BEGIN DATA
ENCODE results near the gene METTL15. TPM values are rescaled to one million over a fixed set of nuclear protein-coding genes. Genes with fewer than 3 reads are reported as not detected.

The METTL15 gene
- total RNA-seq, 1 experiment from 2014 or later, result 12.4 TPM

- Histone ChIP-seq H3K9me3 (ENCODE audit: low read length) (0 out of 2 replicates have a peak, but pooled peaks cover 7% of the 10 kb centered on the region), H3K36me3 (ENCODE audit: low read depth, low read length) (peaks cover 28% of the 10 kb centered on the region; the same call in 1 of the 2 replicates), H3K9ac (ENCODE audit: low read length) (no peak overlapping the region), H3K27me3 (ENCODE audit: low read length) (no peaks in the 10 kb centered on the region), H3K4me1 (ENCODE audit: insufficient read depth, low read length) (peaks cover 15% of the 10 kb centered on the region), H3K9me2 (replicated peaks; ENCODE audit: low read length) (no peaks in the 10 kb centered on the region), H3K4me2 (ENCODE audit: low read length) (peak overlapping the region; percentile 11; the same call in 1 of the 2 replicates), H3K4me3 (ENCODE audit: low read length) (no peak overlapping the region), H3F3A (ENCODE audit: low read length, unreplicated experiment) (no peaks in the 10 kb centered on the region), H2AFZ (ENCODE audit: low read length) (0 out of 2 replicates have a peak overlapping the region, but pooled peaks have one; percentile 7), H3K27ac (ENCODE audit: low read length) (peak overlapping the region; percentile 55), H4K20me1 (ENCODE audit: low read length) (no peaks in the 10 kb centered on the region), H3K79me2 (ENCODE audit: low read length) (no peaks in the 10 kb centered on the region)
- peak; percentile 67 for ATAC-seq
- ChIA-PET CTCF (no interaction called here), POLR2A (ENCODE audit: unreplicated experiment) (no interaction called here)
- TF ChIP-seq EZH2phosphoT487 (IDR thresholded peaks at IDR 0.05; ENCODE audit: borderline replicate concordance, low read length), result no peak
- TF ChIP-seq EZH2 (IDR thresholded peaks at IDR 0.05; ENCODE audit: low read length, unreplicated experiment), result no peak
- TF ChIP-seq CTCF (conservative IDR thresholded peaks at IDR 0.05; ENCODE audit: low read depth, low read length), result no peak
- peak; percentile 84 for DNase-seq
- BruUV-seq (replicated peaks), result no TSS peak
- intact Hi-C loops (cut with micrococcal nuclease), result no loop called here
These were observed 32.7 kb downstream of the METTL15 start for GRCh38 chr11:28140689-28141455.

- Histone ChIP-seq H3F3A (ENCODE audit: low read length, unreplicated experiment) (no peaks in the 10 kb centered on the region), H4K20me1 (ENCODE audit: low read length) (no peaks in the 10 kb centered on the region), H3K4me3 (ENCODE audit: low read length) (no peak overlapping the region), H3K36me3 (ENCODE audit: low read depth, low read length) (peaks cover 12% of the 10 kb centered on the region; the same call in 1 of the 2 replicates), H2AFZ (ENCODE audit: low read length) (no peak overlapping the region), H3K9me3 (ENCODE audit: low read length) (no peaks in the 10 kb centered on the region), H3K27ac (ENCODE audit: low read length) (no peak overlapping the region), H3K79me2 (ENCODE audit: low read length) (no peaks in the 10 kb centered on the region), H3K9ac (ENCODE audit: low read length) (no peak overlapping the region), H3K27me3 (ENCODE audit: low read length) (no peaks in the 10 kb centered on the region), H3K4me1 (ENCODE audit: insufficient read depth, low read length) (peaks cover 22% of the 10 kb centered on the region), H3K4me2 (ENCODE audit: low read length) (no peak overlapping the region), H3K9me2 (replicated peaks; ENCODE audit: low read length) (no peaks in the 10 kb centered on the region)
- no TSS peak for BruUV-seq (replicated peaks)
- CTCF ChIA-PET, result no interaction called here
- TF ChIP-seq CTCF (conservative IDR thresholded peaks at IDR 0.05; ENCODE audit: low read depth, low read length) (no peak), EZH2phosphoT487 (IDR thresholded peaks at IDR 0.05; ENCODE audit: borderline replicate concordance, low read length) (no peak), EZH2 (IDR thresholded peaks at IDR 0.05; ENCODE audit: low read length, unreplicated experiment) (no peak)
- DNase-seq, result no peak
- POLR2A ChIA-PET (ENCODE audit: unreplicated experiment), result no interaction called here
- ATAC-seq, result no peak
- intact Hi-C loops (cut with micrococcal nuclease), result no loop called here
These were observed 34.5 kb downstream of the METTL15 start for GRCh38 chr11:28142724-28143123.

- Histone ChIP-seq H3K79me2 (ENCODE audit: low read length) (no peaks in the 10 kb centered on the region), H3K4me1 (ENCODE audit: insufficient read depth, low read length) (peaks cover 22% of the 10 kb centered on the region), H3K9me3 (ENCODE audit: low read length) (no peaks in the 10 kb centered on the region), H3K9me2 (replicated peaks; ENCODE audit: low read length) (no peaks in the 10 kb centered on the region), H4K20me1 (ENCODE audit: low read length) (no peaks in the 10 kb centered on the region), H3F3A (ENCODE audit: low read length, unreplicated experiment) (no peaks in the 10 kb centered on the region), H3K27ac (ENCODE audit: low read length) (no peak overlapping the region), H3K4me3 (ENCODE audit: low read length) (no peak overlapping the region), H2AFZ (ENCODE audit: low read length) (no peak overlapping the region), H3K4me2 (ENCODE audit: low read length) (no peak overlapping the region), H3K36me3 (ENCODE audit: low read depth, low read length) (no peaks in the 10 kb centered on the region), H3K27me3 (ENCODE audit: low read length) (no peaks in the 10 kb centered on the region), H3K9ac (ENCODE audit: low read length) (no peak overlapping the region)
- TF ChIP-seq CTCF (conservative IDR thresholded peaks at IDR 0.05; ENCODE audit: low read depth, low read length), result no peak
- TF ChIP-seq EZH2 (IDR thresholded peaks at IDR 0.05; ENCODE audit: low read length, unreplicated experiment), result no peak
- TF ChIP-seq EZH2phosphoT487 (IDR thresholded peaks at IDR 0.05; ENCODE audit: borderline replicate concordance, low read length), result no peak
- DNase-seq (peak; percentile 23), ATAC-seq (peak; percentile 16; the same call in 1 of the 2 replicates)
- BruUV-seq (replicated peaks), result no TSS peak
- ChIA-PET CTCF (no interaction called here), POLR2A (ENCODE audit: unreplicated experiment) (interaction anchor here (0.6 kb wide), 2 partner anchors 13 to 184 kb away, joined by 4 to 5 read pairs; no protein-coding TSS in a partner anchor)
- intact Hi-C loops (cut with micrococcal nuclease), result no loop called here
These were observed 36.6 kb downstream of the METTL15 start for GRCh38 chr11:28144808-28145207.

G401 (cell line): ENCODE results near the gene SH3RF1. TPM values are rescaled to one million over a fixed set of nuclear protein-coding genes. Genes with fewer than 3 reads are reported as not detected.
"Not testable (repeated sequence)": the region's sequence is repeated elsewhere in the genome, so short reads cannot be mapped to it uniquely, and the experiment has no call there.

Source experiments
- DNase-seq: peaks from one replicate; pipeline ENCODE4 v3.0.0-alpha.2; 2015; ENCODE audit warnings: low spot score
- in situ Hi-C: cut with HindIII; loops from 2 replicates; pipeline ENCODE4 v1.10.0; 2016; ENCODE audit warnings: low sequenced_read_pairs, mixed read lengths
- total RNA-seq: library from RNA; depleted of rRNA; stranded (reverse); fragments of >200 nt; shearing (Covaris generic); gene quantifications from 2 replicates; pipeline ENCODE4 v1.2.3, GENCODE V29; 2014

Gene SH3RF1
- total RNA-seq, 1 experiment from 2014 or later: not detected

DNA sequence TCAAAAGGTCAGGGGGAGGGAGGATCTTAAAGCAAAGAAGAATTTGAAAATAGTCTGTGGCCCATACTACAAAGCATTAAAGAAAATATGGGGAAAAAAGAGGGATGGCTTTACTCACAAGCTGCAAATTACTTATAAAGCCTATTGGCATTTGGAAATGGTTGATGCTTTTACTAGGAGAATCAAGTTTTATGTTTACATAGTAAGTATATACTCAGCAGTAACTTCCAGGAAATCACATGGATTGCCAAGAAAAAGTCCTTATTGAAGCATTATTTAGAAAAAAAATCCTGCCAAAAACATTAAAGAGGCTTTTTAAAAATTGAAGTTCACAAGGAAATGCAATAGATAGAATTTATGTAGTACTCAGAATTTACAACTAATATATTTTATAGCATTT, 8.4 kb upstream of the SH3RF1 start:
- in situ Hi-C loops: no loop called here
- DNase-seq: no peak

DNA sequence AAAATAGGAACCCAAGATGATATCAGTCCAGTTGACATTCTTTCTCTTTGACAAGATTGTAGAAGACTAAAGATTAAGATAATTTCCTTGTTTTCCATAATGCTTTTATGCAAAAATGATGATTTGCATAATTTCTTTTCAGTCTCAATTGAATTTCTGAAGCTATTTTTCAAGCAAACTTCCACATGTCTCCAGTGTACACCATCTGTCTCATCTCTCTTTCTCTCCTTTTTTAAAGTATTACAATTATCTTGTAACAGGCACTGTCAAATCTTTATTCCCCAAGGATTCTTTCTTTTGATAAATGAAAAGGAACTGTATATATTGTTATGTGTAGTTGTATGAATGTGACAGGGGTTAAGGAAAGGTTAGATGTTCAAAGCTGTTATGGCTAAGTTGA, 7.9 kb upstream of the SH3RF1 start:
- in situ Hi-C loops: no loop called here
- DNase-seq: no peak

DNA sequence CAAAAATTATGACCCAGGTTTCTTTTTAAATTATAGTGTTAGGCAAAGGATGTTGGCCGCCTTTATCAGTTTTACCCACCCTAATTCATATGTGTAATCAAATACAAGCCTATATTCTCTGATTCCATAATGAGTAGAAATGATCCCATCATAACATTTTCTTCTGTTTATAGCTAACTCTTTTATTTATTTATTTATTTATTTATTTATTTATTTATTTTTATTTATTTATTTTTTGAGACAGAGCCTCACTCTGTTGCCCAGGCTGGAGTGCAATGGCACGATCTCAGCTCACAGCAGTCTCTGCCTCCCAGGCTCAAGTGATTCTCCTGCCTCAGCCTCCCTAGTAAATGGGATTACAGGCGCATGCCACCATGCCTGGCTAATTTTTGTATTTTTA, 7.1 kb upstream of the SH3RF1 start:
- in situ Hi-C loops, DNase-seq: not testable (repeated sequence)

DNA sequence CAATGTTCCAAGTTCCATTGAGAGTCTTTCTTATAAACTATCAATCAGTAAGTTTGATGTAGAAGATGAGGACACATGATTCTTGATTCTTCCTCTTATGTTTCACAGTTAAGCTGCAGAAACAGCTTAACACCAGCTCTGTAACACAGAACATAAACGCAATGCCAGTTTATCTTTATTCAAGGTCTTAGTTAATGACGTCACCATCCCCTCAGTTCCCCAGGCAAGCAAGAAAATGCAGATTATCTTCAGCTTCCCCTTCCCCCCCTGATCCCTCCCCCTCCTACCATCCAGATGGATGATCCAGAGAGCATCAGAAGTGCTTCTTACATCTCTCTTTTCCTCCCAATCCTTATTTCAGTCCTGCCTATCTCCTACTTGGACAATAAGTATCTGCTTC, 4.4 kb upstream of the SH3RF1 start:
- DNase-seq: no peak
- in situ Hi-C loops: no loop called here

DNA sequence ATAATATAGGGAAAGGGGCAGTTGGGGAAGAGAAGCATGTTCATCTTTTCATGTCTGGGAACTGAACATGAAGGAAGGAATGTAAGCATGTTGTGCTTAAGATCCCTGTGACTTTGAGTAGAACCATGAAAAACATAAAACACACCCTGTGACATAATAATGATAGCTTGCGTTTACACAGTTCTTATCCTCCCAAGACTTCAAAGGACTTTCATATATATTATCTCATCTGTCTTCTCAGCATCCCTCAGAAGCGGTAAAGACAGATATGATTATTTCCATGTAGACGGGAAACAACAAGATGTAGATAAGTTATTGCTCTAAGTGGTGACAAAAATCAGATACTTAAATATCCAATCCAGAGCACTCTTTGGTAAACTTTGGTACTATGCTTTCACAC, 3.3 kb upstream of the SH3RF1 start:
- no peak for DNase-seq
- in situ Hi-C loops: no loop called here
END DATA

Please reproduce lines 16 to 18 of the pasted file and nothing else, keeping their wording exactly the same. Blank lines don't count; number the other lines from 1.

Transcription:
- CTCF ChIA-PET, result no interaction called here
- TF ChIP-seq CTCF (conservative IDR thresholded peaks at IDR 0.05; ENCODE audit: low read depth, low read length) (no peak), EZH2phosphoT487 (IDR thresholded peaks at IDR 0.05; ENCODE audit: borderline replicate concordance, low read length) (no peak), EZH2 (IDR thresholded peaks at IDR 0.05; ENCODE audit: low read length, unreplicated experiment) (no peak)
- DNase-seq, result no peak